The Truth About The Man Who Discovered Troy

If the field of archaeology has a whipping boy, it is Heinrich Schliemann. This late 19th century archaeologist is credited for making some incredible discoveries, including finding the reputed city of Troy, which is central in Greek mythology. However, as Britannica points out, Schliemann's destructive techniques, questionable handling of artifacts, dubious claims, and self-aggrandizing style have tarnished the reputation of the first famous archaeologist in history. Heck, Heinrich Schliemann has become such a meme of prevarication that he is frequently featured as a running joke in popular history podcasts such as "Our Fake History."

So what was the truth of the man who discovered Troy? Is he a cautionary tale for archaeologists on how not to do their jobs? Was he an unrepentant huckster who capitalized on the work of others to make fabulous discoveries? Or was he really the father of modern archaeology? Perhaps "An Archaeologist on the Schliemann Controversy" puts it best, saying "Heinrich Schliemann was a product of the nineteenth century who remains unforgotten today." Let's explore the truth of the man who discovered Troy.

Heinrich Schliemann had Troy on the brain since childhood

According to Britannica, Heinrich Schliemann was born on January 22, 1822 in Neubukow, Mecklenburg-Schwerin, Germany. In Schliemann's autobiographical telling in "Ilios: The city and country of the Trojans," he claimed that his father, a Protestant pastor, had given him a copy of a history book at age 7. The book depicted the Homeric city of Troy burning, which captivated the youth. Schliemann said that his father told him that Troy was just a myth, and Schliemann replied, "Father, if such walls once existed, they cannot possibly have been completely destroyed: vast ruins of them still remain, but they are hidden away beneath the dust of ages." Eventually his father agreed that one day his son would excavate Troy. "Homer and Heinrich Schliemann: Seeing Beyond the Illusion" details how ruins and monuments of the past, such as castles and cemeteries, fascinated the young man. His passion for the mythical past was stoked further when he heard Homer in the original Greek at the age of 14.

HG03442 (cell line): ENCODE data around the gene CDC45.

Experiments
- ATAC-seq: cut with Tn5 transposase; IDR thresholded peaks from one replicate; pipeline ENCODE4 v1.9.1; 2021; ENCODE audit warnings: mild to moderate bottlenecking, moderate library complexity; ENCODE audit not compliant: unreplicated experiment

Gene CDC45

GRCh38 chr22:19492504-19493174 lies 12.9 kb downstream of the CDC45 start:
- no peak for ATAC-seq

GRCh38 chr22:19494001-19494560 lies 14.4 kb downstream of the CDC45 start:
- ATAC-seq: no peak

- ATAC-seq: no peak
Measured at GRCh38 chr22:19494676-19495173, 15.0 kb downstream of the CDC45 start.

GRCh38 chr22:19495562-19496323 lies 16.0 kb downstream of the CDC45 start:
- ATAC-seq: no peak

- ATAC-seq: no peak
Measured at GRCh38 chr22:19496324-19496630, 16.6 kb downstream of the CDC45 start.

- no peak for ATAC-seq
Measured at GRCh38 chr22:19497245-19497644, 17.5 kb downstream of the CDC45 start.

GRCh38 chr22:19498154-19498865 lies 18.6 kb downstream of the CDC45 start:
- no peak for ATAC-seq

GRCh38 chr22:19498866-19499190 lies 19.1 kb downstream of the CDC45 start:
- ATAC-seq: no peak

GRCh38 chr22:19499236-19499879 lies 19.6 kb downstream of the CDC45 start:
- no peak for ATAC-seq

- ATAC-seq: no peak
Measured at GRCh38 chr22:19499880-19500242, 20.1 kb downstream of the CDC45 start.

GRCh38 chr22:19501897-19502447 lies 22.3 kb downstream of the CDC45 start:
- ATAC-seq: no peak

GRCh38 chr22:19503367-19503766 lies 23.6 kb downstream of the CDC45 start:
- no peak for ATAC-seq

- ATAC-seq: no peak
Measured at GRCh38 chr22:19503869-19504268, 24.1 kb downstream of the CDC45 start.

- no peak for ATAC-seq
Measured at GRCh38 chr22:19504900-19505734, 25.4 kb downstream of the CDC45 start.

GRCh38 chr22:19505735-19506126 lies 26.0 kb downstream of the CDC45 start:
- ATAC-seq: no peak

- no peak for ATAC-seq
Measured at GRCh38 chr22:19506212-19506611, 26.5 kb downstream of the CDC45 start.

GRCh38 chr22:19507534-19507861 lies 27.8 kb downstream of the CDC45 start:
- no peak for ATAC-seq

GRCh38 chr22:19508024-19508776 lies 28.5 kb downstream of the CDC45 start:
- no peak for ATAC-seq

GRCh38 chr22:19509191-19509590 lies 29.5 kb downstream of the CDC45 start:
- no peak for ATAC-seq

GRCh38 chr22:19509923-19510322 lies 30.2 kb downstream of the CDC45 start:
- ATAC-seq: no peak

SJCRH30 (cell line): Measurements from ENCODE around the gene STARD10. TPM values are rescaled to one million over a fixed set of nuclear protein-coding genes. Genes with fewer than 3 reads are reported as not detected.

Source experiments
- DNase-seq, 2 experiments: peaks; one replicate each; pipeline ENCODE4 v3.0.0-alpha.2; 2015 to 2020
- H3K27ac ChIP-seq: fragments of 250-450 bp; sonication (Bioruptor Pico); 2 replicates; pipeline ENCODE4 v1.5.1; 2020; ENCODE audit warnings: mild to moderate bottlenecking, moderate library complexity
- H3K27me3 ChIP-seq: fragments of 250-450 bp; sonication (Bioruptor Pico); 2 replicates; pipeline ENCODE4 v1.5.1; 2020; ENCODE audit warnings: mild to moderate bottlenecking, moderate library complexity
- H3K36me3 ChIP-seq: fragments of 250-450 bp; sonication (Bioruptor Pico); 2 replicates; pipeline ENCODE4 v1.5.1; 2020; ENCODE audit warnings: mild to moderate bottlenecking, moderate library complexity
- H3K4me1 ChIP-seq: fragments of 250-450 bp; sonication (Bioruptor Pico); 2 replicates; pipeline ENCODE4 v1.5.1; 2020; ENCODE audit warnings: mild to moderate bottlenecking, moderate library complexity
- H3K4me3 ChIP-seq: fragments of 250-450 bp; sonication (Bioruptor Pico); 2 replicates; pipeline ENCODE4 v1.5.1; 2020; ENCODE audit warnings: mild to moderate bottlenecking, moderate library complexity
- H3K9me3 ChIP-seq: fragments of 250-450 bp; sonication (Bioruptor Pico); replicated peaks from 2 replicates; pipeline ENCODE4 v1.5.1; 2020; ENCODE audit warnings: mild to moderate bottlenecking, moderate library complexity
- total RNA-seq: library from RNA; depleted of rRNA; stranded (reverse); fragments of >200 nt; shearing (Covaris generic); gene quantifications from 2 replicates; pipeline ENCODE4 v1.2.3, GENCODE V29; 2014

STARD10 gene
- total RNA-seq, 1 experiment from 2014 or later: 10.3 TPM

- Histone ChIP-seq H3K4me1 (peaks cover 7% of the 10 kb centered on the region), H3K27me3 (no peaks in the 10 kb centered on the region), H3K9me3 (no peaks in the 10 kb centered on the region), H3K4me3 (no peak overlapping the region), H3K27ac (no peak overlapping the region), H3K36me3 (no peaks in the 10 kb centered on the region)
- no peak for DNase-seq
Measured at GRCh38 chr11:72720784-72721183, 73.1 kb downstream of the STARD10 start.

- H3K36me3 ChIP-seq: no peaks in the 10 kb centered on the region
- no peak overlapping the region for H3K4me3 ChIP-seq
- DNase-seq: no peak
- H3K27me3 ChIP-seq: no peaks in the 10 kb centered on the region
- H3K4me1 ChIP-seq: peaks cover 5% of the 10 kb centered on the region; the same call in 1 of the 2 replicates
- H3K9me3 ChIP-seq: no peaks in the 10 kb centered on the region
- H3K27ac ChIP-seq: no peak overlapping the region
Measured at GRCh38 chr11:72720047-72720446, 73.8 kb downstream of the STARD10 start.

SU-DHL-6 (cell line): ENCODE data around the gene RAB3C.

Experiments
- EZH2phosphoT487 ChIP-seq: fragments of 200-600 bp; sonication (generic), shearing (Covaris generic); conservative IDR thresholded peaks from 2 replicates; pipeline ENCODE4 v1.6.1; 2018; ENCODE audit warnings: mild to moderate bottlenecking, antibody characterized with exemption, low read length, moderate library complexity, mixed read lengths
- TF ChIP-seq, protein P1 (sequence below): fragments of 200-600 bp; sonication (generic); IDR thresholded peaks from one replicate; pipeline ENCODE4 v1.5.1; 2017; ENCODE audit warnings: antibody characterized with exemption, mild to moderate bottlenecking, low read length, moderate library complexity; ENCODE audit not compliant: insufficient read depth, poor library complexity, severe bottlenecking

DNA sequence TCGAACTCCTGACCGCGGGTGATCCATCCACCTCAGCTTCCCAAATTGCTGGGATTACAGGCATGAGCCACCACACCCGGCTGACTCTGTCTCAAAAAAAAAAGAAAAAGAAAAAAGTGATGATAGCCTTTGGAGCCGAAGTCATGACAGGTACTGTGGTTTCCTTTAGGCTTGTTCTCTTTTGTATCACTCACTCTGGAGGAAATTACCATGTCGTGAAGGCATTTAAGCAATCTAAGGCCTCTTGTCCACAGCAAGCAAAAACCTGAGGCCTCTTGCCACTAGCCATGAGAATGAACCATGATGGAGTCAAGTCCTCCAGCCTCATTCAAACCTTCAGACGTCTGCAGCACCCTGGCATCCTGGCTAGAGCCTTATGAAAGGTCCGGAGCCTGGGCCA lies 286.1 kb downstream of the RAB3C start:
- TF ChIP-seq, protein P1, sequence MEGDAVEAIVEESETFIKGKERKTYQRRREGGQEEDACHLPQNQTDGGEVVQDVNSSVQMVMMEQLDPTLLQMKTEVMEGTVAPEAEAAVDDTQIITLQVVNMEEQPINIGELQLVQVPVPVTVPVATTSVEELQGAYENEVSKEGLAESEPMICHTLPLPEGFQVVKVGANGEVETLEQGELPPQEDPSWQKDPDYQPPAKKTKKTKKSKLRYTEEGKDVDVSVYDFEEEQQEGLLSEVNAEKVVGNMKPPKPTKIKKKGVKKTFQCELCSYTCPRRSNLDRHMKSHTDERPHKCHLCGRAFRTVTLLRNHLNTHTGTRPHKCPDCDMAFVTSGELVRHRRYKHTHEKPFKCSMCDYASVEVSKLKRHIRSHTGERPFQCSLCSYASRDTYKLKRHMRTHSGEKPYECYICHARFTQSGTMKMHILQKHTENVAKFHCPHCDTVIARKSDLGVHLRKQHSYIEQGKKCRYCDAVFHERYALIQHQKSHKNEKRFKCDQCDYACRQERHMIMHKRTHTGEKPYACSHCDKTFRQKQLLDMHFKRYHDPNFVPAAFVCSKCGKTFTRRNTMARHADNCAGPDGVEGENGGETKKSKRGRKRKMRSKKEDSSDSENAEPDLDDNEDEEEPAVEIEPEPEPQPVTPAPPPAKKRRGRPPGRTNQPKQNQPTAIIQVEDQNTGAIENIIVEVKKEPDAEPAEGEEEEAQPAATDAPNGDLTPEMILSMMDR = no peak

This is a well-appointed account of a young man who is destined to discover Troy. But how much of it is true? Later historical scrutiny, as in "An Archaeologist on the Schliemann Controversy" proposes that Schliemann's accounts might have been romantic fancy meant to impress upon readers his passion for his subject. There is no way to distinguish between the truth and falsehoods of Schliemann's youth because he would prove to be loose with facts. What is true, however, is that Heinrich Schliemann did become a successful businessman.

Heinrich Schliemann sold war material to the Russians

There is more firm footing on what we know about Heinrich Schliemann as he entered adulthood. A brief biography, provided in "Homer and Heinrich Schliemann," reveals how he worked as a grocer, cabin boy, and even a mailman. He taught himself multiple languages including French, English, Greek, and Ancient Greek. Scholars believe he probably knew about 18 different languages. These polyglot skills landed him a job with a Dutch company to act as an agent in St. Petersburg, Russia. He was highly successful, but what really made his fortune was selling war goods to the Russian army during the Crimean War. It was during this time, in 1852, that he married his first wife. 

But Schliemann wasn't happy. "Heinrich Schliemann: the Man Behind the Masks" reports that in 1856 he wanted to give up the "lies and deception" that business calls for. He was becoming obsessed with ancient Greece. As explained in a "A Brief History of Archaeology," in 1863, at age 43, he pulled back from business to pursue his dreams. He toured the world, and in 1866 gave up business entirely to quest for the mythical city of Troy. Apparently, his wife did not share these ideals and it is speculated in "Homer and Heinrich Schliemann" that she may have mocked him publicly over his fantasies. The marriage ended in divorce, and Schliemann remarried the next year.

Heinrich Schliemann used his money to make himself an archaeologist